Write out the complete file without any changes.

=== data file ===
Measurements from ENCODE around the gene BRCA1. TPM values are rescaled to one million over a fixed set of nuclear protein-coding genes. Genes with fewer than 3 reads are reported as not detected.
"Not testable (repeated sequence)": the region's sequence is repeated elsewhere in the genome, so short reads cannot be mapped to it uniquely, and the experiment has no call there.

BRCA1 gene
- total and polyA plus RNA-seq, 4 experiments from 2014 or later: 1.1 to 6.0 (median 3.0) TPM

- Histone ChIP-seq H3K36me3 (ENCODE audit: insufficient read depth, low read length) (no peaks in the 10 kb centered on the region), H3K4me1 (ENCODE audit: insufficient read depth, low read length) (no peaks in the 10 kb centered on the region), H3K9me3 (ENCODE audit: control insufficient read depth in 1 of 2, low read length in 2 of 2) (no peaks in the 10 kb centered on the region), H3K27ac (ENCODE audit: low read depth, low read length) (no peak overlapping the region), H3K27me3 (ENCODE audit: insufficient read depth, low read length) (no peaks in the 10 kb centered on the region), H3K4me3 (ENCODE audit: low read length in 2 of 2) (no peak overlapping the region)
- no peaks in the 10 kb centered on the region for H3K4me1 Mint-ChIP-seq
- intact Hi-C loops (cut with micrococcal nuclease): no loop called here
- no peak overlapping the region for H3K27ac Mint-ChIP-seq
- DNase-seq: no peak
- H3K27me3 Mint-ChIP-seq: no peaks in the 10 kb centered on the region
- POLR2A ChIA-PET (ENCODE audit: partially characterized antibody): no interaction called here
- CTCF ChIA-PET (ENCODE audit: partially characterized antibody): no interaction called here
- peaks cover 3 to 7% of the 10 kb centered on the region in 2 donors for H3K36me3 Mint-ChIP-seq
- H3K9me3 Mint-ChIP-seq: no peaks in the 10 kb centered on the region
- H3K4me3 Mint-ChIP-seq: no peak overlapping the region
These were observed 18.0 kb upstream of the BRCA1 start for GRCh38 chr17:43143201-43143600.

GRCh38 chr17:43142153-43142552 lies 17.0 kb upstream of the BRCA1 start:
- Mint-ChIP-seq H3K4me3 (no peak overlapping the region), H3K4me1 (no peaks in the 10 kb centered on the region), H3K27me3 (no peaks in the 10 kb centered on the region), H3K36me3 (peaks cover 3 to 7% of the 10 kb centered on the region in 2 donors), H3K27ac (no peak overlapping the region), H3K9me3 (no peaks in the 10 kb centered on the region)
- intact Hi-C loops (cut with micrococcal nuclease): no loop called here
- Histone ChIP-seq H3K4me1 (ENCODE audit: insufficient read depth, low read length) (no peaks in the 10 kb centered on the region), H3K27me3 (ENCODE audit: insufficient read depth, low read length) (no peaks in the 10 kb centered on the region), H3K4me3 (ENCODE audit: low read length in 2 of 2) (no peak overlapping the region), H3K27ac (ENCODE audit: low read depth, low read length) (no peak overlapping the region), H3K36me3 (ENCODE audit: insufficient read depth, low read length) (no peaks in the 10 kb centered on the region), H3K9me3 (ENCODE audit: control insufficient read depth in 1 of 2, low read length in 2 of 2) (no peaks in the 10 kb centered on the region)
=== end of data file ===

Measurements from ENCODE around the gene BRCA1. TPM values are rescaled to one million over a fixed set of nuclear protein-coding genes. Genes with fewer than 3 reads are reported as not detected.
"Not testable (repeated sequence)": the region's sequence is repeated elsewhere in the genome, so short reads cannot be mapped to it uniquely, and the experiment has no call there.

BRCA1 gene
- total and polyA plus RNA-seq, 4 experiments from 2014 or later: 1.1 to 6.0 (median 3.0) TPM

- Histone ChIP-seq H3K36me3 (ENCODE audit: insufficient read depth, low read length) (no peaks in the 10 kb centered on the region), H3K4me1 (ENCODE audit: insufficient read depth, low read length) (no peaks in the 10 kb centered on the region), H3K9me3 (ENCODE audit: control insufficient read depth in 1 of 2, low read length in 2 of 2) (no peaks in the 10 kb centered on the region), H3K27ac (ENCODE audit: low read depth, low read length) (no peak overlapping the region), H3K27me3 (ENCODE audit: insufficient read depth, low read length) (no peaks in the 10 kb centered on the region), H3K4me3 (ENCODE audit: low read length in 2 of 2) (no peak overlapping the region)
- no peaks in the 10 kb centered on the region for H3K4me1 Mint-ChIP-seq
- intact Hi-C loops (cut with micrococcal nuclease): no loop called here
- no peak overlapping the region for H3K27ac Mint-ChIP-seq
- DNase-seq: no peak
- H3K27me3 Mint-ChIP-seq: no peaks in the 10 kb centered on the region
- POLR2A ChIA-PET (ENCODE audit: partially characterized antibody): no interaction called here
- CTCF ChIA-PET (ENCODE audit: partially characterized antibody): no interaction called here
- peaks cover 3 to 7% of the 10 kb centered on the region in 2 donors for H3K36me3 Mint-ChIP-seq
- H3K9me3 Mint-ChIP-seq: no peaks in the 10 kb centered on the region
- H3K4me3 Mint-ChIP-seq: no peak overlapping the region
These were observed 18.0 kb upstream of the BRCA1 start for GRCh38 chr17:43143201-43143600.

GRCh38 chr17:43142153-43142552 lies 17.0 kb upstream of the BRCA1 start:
- Mint-ChIP-seq H3K4me3 (no peak overlapping the region), H3K4me1 (no peaks in the 10 kb centered on the region), H3K27me3 (no peaks in the 10 kb centered on the region), H3K36me3 (peaks cover 3 to 7% of the 10 kb centered on the region in 2 donors), H3K27ac (no peak overlapping the region), H3K9me3 (no peaks in the 10 kb centered on the region)
- intact Hi-C loops (cut with micrococcal nuclease): no loop called here
- Histone ChIP-seq H3K4me1 (ENCODE audit: insufficient read depth, low read length) (no peaks in the 10 kb centered on the region), H3K27me3 (ENCODE audit: insufficient read depth, low read length) (no peaks in the 10 kb centered on the region), H3K4me3 (ENCODE audit: low read length in 2 of 2) (no peak overlapping the region), H3K27ac (ENCODE audit: low read depth, low read length) (no peak overlapping the region), H3K36me3 (ENCODE audit: insufficient read depth, low read length) (no peaks in the 10 kb centered on the region), H3K9me3 (ENCODE audit: control insufficient read depth in 1 of 2, low read length in 2 of 2) (no peaks in the 10 kb centered on the region)